Good grief, that was fast! I went from cutting to almost 3/4 finished in half a day. (And I’m a moderately slow sewer, so speed demons can really crank this one out!)
Maybe I’m just getting faster?
This is Simplicity 1280, in a bright green just in time to not get pinched on St. Patrick’s Day. The neckline is similar to the Butterick Lisette 6168 maxi dress I made recently. (BTW, thank you for all the feedback on the length! I’m going to listen to the crowd and keep it long, at least for awhile.) I liked the neckline on that dress, so was excited to try a slightly different version. Plus, I like the full, blousy styling. I think it will be a good fit with skinny jeans.
The fabric is a textured poly crepe from Hart’s. I originally bought it to make a dress — Vogue 9166 — but realized I already have a dress in this color (Vogue 8593). Even if I made a different style of dress, it still seemed redundant. I considered making sailor pants since this fabric could work as a bottomweight and has a nice little bit of stretch, but that seemed pretty questionable — especially since the fabric does have a lot of texture.
Butt texture? Perhaps not the sartorial statement I’d like to make.
Anybody else struggle with making separates when you technically have enough yardage to make a dress? I finally talked myself into the top since I’m pretty sure I’ll wear it a bunch — probably much more than a dress.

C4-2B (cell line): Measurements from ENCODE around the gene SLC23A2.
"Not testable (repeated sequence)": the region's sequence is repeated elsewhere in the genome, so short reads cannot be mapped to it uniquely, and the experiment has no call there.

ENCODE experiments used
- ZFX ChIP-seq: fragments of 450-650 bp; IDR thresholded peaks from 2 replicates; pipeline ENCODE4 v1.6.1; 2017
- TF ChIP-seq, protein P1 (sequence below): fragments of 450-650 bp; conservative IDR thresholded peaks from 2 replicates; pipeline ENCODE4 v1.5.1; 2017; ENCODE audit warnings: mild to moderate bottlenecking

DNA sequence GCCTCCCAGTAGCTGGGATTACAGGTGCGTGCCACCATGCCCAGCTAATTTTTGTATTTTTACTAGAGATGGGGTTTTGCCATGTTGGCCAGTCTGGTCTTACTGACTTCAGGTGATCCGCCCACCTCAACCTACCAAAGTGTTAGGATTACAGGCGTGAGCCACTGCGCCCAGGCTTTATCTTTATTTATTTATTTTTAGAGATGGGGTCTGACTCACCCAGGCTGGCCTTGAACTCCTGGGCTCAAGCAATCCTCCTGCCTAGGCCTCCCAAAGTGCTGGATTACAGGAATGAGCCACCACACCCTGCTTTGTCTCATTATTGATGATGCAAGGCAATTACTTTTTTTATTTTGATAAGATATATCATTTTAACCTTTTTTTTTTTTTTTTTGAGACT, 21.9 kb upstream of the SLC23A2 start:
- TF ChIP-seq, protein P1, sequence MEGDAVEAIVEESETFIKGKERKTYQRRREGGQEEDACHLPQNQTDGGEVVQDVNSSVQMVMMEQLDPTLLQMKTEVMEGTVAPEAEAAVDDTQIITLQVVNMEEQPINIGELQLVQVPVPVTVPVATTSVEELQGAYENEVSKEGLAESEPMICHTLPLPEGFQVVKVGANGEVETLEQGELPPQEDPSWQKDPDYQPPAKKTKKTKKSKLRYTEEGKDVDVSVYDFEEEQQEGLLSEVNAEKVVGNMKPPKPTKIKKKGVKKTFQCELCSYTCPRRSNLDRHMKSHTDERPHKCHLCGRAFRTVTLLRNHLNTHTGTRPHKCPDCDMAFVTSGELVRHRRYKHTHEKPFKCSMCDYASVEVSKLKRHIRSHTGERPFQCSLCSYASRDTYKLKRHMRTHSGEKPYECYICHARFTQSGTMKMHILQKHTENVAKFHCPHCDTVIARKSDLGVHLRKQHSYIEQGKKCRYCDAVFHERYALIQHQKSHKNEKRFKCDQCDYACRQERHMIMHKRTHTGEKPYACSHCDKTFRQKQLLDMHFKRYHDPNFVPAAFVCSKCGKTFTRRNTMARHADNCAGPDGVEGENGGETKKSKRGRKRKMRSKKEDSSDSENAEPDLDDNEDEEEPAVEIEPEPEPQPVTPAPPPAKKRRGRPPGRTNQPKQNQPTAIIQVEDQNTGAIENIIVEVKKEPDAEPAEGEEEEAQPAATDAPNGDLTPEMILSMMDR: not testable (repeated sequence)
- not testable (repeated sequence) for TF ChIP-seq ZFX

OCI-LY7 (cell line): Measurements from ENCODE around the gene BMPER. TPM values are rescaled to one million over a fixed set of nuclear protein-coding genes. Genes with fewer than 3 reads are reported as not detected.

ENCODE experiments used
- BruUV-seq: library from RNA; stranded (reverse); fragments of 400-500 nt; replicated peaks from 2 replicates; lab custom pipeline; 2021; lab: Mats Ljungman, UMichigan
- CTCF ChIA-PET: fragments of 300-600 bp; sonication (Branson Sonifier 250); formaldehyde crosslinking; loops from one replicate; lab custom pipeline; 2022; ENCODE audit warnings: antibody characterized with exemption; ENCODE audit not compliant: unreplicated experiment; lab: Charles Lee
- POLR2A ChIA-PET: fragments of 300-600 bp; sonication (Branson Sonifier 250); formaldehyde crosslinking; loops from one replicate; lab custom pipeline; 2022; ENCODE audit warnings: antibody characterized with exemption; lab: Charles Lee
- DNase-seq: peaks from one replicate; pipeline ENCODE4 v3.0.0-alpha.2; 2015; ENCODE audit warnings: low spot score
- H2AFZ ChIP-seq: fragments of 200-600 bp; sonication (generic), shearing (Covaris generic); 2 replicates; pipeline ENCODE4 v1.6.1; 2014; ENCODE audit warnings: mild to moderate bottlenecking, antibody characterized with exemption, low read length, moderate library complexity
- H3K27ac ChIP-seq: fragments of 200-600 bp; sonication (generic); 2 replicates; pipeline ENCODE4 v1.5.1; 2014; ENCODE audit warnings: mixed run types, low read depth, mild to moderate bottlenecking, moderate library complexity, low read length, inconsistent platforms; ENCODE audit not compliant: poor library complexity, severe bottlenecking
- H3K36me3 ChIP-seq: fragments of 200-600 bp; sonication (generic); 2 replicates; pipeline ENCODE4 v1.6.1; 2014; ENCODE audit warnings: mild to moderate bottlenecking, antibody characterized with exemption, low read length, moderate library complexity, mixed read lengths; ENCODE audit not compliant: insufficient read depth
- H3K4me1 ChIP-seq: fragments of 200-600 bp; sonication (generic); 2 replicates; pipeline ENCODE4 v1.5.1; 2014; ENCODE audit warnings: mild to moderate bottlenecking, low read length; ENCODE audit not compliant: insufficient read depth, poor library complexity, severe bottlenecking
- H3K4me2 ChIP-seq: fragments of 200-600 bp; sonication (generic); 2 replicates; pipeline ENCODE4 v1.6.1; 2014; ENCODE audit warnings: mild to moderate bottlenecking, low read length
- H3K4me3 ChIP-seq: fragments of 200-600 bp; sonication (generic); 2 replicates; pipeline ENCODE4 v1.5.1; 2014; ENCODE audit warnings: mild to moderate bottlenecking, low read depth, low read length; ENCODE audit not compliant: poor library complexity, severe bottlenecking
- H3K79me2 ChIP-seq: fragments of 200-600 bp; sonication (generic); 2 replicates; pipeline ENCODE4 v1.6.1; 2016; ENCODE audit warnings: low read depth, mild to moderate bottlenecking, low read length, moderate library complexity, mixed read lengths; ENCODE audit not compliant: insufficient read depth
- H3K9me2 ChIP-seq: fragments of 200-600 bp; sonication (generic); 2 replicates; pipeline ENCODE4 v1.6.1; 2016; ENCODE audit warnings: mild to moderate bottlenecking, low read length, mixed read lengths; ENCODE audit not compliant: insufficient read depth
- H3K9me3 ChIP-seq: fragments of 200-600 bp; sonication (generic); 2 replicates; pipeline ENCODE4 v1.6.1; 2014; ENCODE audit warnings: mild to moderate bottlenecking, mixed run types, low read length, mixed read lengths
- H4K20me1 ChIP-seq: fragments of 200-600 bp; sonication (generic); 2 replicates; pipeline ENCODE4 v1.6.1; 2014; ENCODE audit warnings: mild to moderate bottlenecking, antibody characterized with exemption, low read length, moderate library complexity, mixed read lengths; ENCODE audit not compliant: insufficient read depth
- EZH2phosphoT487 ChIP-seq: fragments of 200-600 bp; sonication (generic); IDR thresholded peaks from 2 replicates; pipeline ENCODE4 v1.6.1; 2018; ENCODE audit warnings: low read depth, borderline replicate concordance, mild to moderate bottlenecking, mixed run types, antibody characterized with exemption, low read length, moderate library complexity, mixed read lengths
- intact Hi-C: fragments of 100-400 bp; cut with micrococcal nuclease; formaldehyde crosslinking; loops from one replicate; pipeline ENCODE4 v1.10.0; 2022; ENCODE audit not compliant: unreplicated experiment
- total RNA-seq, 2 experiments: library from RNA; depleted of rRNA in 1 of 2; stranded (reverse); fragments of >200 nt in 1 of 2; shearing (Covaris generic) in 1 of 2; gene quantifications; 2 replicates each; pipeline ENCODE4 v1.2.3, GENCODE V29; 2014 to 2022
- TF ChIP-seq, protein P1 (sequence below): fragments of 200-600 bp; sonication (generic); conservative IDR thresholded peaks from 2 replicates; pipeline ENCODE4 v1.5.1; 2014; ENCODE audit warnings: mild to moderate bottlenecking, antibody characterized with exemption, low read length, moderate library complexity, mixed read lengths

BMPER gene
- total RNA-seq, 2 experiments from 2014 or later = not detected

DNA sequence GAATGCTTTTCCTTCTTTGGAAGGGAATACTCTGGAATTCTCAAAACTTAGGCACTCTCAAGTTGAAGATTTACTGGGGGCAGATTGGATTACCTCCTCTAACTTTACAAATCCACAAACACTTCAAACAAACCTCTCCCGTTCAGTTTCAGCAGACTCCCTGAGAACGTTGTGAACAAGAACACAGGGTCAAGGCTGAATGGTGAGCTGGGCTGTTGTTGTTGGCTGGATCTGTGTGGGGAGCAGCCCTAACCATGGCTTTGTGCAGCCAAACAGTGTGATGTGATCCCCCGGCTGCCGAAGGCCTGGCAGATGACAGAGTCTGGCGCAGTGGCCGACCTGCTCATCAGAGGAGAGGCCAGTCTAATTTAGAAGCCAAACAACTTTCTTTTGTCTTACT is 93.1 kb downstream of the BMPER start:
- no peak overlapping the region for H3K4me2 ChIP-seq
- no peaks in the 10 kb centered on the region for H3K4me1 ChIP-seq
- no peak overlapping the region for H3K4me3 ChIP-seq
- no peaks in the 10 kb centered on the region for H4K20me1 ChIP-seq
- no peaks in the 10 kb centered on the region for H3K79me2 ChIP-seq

I found this pattern pretty easy to construct. I might just be getting better, but I do think this would be a good option for a beginner who’s looking to stretch just a bit. You get to make a narrow hem (on a long, straight line where it’s easy), attach a neckband, match up a few circles and notches, ease a sleeve cap, set in a sleeve, and make casings. I found that all the pieces went together easily and everything matched up as it should. (You know sometimes they don’t!)
A new skill that I picked up was setting in a sleeve in the flat. I’ve read about this, and always meant to try it, but I sew up the side seams without thinking. I actually remembered this time, so I gave it a whirl. To be honest, it didn’t seem that much easier than setting in a sleeve in the round. Still, the result is solid, and I did find it easy to manage the ease in the flat.
One note: the instructions call for you to stitch down the two front panels in a one-inch spot. I found that it created some weird bunching (perhaps because I cut the extra-small). I unpicked that stitching (it was easy to do from the underside) and found a better place for me to tack the two front panels together.
Bottom line: maybe wait until you can try the top on before you tack those two pieces together. On the other hand, I like that Simplicity included that step, instead of leaving the open front to blow in the wind. I’d actually recommend tacking down a 2.5 – 3″ section, since that’s where any questionable gaping could happen.
The only other adjustment I made was to nix the elastic in the sleeve and narrow the entire sleeve. I tried it. It was not good. The sleeve ends right at about the same point as the top, so both blouse out at the same point on your body. My husband’s comment: “It’s like Princess Jasmine!” He meant it as a compliment, but I immediately grabbed my seam ripper at that point. I made a new seam about 1.5″ or 2″ from the original seam, and just cuffed the sleeves up. Much better!
Welcome to the club, my Conveniently Green for St. Patrick’s Day Blouse!